This is the third Adam Dalgleish book, and was a library check out for me. I decided to revisit P.D. James this year as part of my "Century of Women" project. Unnatural Causes is the third in the series, and was published in 1967.
This is my favorite book so far because it was so cleverly plotted. The victim is a mystery writer, and is found in circumstances that feel like something out of his next planned book. Well after his death, an envelope containing the typed opening of his next book is received, and it echoes the circumstances in which his body was found, and was obviously typed on the victim's own typewriter.
Adam Dalgleish is is involved because he has gone to Suffolk to visit his aunt, a respected amateur ornithologist, lifelong spinster, and extremely self-contained woman. The victim was one of her neighbors, and her small circle of neighbors all have a motive to murder. Dalgleish is also trying to decide what to do about his romantic relationship, which has reached a critical juncture and he must decide if he is going to ask the woman to marry him or end the relationship all together. Aunt Jane lives in an isolated cottage on the Suffolk coast, so there is a lot of discussion about remote coastal landscapes that look something like this:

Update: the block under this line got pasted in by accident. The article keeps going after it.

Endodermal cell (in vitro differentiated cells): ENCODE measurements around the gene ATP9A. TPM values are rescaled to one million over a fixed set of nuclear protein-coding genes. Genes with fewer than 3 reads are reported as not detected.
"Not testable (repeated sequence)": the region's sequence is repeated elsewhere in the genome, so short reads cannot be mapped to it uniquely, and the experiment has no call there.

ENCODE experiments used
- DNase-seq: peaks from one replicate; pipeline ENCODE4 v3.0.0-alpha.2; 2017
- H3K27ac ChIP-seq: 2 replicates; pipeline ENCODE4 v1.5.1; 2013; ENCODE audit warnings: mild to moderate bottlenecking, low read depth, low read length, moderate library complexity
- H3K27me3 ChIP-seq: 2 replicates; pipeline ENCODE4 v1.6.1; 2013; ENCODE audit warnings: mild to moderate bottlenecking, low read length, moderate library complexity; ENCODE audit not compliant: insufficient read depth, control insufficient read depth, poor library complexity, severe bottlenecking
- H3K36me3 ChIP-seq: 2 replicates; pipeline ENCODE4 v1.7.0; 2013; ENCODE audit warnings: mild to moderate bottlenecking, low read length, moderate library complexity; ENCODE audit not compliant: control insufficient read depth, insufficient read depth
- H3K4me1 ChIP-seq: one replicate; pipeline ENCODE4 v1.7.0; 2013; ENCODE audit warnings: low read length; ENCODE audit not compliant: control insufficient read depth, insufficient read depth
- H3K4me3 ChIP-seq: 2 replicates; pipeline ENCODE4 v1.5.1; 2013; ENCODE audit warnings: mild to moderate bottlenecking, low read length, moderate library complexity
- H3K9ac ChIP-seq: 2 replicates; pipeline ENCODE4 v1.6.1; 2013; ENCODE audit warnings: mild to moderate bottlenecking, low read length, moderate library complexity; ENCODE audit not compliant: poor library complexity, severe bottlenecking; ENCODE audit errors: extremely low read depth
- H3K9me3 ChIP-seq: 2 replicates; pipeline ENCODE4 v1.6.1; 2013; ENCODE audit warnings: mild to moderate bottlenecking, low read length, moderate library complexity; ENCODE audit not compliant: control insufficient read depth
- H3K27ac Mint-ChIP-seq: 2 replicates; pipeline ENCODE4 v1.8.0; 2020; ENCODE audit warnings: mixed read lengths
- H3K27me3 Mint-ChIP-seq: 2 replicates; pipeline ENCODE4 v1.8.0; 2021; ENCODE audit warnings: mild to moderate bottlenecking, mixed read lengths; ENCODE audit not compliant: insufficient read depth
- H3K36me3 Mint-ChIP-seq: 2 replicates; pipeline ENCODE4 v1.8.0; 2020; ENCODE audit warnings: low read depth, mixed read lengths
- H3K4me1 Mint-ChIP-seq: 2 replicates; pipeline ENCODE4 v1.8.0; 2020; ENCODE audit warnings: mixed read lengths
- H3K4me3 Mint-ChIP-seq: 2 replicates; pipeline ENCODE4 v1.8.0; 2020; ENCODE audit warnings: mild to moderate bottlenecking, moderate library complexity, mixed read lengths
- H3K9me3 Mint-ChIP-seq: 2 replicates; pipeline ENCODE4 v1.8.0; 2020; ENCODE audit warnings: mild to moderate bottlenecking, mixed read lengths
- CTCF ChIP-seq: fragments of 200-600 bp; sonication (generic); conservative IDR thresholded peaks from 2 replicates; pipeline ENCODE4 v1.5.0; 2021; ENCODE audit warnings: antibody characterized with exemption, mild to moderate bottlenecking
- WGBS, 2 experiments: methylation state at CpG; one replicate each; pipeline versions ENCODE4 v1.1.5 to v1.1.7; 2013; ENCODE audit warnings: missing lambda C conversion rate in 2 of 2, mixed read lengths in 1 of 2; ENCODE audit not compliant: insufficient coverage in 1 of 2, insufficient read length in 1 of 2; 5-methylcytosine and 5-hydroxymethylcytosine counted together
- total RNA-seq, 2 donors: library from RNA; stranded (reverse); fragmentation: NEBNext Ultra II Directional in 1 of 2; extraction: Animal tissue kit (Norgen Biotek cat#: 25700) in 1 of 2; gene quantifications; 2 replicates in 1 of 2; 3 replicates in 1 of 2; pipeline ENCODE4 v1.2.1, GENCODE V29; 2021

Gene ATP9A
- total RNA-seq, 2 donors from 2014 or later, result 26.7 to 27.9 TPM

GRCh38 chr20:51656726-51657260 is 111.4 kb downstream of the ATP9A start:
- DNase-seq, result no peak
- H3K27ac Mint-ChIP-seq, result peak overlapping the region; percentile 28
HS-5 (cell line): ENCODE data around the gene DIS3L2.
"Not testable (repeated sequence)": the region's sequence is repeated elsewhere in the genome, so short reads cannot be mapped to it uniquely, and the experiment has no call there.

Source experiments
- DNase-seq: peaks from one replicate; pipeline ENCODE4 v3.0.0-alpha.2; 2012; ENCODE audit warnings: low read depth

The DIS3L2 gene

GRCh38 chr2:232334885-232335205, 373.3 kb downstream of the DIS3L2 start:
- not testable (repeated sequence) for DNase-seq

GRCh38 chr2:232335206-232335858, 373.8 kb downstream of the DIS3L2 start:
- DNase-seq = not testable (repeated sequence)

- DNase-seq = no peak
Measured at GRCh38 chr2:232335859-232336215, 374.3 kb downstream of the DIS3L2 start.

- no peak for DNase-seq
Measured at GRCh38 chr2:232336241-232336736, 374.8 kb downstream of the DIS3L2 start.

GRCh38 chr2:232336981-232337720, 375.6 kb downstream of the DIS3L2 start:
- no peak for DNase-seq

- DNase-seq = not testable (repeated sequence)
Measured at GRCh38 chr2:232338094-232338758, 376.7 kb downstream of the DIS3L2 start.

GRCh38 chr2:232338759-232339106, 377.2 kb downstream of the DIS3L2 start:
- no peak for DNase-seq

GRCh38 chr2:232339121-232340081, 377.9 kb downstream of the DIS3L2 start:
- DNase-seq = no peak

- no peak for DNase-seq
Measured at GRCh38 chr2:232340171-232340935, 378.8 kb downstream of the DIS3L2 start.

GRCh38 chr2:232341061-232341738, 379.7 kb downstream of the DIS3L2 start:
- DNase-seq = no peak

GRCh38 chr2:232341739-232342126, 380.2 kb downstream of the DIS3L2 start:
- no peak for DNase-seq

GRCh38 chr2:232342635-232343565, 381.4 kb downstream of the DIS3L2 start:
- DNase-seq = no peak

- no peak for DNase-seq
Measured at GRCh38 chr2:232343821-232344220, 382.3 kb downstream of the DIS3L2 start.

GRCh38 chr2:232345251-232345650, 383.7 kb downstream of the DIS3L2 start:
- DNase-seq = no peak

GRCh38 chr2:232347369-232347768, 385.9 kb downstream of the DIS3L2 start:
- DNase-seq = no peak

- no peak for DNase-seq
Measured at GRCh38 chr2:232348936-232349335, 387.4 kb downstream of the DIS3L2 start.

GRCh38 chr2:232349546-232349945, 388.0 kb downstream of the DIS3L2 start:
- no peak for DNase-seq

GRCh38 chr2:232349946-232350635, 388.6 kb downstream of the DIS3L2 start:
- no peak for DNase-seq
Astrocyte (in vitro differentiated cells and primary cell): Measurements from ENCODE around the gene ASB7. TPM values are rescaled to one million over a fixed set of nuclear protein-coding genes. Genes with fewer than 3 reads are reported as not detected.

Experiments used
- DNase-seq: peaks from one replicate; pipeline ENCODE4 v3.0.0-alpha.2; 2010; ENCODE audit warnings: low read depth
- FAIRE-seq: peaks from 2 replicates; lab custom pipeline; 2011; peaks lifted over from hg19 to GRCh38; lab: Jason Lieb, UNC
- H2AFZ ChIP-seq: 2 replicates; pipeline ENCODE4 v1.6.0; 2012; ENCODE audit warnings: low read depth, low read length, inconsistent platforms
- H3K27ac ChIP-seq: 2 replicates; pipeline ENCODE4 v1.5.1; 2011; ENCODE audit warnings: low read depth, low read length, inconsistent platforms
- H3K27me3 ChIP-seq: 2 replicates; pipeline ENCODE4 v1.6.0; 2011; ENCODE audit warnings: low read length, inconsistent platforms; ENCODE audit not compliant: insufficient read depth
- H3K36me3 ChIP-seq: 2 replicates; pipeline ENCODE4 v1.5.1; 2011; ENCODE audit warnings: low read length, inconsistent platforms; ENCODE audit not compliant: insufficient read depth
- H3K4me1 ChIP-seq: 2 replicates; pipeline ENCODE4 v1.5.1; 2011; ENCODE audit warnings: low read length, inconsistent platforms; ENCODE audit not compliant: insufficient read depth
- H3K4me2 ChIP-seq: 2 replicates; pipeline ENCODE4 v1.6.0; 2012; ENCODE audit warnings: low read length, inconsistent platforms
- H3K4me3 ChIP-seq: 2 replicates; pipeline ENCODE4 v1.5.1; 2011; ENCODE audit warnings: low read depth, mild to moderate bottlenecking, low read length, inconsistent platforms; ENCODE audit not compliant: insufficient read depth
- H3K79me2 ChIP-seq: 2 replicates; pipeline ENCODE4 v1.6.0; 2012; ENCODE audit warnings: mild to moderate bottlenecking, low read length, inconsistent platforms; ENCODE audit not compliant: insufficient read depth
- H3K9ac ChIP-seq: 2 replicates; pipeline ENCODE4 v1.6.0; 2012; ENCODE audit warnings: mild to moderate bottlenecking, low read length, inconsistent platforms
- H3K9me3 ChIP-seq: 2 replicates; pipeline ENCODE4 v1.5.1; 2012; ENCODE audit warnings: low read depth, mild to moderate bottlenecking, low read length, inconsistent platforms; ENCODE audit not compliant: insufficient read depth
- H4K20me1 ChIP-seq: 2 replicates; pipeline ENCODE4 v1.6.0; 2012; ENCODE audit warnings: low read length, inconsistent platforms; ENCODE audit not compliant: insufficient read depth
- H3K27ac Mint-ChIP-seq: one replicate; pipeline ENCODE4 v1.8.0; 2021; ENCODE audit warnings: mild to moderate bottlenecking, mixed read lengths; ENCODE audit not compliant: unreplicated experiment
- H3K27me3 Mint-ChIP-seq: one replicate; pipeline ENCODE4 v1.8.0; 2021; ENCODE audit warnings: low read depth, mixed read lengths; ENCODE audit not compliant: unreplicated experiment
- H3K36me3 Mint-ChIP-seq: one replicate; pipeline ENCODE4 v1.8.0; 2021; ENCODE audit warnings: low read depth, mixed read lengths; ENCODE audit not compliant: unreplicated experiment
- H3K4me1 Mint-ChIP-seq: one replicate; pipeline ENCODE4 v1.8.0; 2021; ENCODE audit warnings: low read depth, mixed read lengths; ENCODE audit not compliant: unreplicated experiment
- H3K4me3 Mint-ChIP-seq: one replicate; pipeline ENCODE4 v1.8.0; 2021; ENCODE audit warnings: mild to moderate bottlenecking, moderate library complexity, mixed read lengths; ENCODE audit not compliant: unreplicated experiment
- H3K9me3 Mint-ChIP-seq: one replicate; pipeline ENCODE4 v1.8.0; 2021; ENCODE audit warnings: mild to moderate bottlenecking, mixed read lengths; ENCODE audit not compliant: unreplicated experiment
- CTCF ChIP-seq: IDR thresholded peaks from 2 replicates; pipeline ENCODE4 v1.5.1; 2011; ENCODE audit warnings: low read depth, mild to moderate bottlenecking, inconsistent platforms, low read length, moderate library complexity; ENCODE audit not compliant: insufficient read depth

As an aside, this book would work brilliantly for the "dark and stormy night" space in Halloween Bingo, as there is a confrontation that occurs in a flooded house during a devastating coastal storm.
The way that the solution to the mystery is presented isn't completely successful, in my opinion. The end of the book is basically a transcription of a long, somewhat rambling, recorded confession left behind by the murderer. This type of device has a tendency to drag on, and it does so here, but it's a relatively small quibble. Otherwise, the book is extremely cleverly done, and the meta elements are a lot of fun.